In the ‘freefrom’ retail world, ingredients lists are, so to speak, our bread and butter. By law they are there on every product that comes our way in, hopefully, but not always, in a legible size print, with the major allergens in bold and highlighted in a separate box. We expect them to be inclusive, comprehensive and comprehensible – and we get very cross if they are not. So it comes as a bit of a shock to realise that what happens in food retailing does not necessarily happen everywhere else.
We realised, when we set out with our Freefrom Restaurant/Eating Out Awards, that ingredients would be the main stumbling block for the food service trade. Why? Because, as from mid December 2014, all food service/catering establishments (restaurants, pubs, cafés, sandwich bars, canteens, schools etc) are going to have to be able to tell any customer who asks exactly what the allergen status of their food is. Which is why the catering industry is getting in such a twitter about allergens and why everyone is offering training courses, seminars, conferences etc to help bring them up to speed. (I am involved in two – the FDIN two day freefrom ‘summit’ in September and FATC’s conference in October – and I am sure there are lots more.)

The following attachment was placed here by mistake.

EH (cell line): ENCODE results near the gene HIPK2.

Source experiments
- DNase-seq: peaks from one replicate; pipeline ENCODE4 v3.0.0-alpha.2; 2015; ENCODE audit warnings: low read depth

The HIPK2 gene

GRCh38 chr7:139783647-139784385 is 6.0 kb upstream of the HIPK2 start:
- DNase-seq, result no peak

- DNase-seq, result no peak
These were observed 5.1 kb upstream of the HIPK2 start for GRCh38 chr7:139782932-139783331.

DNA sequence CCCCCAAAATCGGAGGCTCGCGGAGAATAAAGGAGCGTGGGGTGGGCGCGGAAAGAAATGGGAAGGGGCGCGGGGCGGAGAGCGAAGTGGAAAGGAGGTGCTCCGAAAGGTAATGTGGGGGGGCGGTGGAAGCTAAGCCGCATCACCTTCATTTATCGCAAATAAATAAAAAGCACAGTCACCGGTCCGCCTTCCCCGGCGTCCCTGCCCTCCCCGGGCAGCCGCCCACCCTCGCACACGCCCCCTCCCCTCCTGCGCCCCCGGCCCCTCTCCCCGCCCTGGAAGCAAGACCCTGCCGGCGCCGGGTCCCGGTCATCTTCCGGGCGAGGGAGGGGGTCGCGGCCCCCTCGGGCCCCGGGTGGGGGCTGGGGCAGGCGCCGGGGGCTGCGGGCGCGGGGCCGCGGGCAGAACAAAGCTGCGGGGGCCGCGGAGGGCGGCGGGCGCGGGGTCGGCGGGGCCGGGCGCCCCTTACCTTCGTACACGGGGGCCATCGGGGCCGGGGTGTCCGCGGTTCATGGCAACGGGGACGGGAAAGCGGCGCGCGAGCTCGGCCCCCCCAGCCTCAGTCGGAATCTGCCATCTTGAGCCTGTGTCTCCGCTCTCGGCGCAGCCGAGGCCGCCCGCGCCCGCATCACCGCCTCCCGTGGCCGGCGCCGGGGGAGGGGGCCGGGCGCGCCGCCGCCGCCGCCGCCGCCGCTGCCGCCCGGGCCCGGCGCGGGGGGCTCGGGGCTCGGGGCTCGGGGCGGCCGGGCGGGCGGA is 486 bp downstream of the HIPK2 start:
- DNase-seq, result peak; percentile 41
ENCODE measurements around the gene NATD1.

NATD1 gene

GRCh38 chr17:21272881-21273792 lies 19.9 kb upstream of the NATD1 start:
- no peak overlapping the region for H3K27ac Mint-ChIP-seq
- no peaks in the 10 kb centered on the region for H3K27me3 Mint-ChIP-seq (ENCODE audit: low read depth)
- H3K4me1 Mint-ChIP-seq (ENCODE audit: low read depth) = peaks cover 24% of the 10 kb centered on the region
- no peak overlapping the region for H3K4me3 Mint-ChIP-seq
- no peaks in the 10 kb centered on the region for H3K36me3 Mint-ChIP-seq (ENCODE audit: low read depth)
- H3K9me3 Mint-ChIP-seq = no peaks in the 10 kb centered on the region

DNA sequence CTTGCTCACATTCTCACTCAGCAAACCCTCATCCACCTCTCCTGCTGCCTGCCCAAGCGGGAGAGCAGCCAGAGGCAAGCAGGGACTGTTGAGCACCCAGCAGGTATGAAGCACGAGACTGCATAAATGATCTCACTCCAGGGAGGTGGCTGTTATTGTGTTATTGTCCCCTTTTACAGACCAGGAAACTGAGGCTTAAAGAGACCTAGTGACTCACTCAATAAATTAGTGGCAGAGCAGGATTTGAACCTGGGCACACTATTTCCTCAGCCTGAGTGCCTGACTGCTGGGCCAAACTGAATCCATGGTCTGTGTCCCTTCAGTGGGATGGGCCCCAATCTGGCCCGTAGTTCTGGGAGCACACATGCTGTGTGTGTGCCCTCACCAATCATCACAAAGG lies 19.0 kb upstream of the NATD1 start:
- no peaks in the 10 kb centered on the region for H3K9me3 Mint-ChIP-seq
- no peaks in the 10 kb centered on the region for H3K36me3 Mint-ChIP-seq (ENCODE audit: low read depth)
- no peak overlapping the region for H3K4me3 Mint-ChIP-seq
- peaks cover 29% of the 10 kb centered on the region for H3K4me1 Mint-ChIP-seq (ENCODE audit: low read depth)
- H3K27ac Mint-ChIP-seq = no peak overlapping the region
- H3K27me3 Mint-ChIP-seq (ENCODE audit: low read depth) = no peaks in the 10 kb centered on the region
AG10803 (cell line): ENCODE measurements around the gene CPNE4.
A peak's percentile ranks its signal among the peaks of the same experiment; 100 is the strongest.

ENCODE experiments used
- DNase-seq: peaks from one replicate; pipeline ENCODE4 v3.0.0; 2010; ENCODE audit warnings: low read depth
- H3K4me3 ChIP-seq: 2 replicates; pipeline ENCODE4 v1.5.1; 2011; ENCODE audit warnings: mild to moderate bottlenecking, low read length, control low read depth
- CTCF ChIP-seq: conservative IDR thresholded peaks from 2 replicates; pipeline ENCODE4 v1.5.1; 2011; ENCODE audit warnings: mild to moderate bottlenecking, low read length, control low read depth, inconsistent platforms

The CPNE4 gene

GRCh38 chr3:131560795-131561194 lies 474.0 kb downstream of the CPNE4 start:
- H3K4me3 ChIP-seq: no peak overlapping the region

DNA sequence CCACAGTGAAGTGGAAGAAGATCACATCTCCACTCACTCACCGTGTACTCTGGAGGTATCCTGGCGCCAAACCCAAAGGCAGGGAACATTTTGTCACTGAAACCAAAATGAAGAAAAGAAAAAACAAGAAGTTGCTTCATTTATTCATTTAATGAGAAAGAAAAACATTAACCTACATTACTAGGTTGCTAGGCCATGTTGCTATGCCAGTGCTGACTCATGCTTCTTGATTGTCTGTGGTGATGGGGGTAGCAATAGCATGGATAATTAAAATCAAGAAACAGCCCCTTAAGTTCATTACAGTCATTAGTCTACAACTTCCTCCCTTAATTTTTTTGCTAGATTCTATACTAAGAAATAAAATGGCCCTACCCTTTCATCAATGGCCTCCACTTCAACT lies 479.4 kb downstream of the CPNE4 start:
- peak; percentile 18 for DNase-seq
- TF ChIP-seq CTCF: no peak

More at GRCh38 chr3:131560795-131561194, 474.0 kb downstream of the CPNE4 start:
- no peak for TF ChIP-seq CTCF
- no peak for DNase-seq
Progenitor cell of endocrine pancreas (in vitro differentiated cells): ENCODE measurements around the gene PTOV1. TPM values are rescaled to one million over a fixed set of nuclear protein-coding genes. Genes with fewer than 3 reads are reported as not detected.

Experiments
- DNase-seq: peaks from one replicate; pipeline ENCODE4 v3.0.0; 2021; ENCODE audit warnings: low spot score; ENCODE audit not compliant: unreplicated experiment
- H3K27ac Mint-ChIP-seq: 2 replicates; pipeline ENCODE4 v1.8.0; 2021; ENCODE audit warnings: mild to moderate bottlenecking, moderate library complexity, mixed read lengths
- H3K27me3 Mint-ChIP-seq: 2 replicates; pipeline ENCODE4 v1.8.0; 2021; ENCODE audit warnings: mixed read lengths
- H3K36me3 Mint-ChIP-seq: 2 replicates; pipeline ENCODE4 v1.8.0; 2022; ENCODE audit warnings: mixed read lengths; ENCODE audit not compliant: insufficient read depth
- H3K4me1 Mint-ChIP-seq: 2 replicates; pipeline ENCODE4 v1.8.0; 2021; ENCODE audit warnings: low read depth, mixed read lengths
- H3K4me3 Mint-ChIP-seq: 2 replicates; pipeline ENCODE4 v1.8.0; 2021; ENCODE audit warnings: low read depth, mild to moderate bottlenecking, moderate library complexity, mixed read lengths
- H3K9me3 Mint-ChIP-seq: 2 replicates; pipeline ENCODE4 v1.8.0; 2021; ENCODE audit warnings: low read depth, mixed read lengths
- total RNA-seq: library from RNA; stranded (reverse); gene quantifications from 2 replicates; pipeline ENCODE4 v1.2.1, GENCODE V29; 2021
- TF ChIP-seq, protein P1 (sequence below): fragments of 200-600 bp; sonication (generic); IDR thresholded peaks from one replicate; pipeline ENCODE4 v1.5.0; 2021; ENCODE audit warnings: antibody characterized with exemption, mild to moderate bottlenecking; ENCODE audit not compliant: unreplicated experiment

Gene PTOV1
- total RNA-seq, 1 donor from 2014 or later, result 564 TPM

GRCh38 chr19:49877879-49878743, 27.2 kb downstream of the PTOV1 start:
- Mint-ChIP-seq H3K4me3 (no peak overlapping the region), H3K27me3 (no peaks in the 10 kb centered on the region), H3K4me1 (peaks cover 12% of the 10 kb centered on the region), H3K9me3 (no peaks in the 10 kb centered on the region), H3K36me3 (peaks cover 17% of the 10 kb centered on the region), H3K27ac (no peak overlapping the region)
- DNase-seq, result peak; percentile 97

But what I had not really twigged to until Alex started to blog about it, was how poor the grasp of ingredients declarations were in our fellow awards territory – freefrom skincare products. It is not that skincare manufacturers do not declare ingredients on packs their – they do. But…. all too often they are either illegibly small, or printed in white on cream, white on silver or some other very pretty but, from the point of view of someone trying to read them, completely impossible combination. Far worse is many brands’ total failure to list any ingredients information on their websites. Read Alex’s posts (and Hazel Gowland’s comments) here – FreeFrom ingredients? – and here – FreeFrom ingredients Part II – to get the full picture. Alex is threatening a full scale campaign…..